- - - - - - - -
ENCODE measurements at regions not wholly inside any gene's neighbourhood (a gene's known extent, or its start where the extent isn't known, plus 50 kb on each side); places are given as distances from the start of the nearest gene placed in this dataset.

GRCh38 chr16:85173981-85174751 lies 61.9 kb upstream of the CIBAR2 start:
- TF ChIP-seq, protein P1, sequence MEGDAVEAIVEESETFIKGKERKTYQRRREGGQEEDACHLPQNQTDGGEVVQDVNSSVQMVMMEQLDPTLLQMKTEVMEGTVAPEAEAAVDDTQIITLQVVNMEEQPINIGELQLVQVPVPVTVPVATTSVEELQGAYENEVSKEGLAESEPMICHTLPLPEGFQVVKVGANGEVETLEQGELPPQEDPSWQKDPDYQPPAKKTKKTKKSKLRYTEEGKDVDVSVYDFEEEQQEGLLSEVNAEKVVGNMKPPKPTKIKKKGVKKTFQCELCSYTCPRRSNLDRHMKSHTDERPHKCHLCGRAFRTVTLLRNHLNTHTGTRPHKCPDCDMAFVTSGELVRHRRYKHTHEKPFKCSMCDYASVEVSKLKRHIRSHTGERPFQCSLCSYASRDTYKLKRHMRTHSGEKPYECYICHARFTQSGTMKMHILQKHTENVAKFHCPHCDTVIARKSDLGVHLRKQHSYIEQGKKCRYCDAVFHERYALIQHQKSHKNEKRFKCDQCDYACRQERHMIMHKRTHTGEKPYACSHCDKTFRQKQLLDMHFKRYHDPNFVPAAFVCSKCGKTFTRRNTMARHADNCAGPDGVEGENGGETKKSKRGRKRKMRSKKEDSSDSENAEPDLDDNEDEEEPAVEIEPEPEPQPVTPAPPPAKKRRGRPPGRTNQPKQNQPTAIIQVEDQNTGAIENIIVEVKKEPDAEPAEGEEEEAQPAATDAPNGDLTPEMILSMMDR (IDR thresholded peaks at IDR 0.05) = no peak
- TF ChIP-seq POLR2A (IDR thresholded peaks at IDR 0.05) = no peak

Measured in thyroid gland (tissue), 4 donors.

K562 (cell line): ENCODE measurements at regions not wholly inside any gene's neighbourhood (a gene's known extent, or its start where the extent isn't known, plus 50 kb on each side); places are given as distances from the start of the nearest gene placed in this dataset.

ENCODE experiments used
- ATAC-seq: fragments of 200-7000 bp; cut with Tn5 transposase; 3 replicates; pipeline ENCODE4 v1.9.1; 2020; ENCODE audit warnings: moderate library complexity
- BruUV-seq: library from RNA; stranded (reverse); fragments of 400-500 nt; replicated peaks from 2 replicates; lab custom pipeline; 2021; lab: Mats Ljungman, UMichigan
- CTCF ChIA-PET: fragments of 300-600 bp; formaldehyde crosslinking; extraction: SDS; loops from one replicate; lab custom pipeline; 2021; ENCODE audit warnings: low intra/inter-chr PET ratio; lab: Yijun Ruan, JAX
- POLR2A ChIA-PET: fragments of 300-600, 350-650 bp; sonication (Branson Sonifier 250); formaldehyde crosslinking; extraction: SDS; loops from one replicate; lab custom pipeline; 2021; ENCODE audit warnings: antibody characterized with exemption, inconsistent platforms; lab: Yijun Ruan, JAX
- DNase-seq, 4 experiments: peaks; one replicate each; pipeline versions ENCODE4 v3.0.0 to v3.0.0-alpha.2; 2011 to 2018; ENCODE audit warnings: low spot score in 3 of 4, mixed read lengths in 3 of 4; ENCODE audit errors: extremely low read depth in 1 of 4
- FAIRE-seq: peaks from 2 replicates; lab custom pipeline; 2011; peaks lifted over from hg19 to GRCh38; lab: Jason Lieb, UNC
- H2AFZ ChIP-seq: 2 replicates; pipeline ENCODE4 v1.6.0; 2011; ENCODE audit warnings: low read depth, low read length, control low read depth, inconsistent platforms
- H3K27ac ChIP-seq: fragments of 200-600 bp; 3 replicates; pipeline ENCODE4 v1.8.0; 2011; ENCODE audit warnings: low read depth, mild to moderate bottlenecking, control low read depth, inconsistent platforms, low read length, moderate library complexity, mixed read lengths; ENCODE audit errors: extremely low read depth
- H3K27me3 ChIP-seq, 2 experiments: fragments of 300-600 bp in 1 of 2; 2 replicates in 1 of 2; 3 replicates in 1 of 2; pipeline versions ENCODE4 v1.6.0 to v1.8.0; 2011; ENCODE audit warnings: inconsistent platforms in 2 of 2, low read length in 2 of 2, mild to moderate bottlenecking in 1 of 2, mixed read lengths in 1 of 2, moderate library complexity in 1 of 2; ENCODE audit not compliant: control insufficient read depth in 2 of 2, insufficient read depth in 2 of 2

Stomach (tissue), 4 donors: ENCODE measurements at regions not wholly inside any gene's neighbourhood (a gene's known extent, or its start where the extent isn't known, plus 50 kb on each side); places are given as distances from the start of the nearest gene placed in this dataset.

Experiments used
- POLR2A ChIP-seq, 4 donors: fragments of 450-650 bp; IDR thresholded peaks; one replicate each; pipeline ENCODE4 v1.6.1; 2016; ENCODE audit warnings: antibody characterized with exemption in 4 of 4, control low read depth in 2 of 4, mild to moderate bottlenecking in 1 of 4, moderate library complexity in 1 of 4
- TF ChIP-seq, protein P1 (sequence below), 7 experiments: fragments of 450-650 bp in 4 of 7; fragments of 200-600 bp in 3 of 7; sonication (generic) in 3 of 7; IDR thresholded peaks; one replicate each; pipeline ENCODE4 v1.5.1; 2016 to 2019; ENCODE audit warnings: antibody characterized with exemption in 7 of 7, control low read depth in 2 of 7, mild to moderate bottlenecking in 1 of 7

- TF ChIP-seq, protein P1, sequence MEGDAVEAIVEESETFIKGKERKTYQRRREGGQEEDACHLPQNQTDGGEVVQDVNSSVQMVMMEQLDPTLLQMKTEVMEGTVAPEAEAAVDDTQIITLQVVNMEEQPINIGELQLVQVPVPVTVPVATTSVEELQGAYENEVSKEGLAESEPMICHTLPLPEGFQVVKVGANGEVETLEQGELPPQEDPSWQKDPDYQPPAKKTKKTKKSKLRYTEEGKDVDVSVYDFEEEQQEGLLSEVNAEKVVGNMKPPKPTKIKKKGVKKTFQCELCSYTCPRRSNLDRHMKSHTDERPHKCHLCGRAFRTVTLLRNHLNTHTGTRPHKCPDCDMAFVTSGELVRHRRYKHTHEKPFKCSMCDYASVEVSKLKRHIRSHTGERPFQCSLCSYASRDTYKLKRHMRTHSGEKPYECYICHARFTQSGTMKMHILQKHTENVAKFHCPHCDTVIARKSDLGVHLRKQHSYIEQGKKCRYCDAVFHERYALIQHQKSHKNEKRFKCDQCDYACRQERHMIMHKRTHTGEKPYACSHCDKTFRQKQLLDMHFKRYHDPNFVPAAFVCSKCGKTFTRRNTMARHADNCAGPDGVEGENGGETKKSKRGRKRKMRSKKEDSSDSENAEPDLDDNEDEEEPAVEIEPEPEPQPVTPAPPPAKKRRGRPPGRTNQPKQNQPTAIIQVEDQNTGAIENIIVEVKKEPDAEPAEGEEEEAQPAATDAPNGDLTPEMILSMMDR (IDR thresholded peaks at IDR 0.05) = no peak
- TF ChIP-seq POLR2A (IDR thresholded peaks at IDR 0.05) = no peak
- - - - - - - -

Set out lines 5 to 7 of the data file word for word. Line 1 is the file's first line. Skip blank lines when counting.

Measured in thyroid gland (tissue), 4 donors.

K562 (cell line): ENCODE measurements at regions not wholly inside any gene's neighbourhood (a gene's known extent, or its start where the extent isn't known, plus 50 kb on each side); places are given as distances from the start of the nearest gene placed in this dataset.

ENCODE experiments used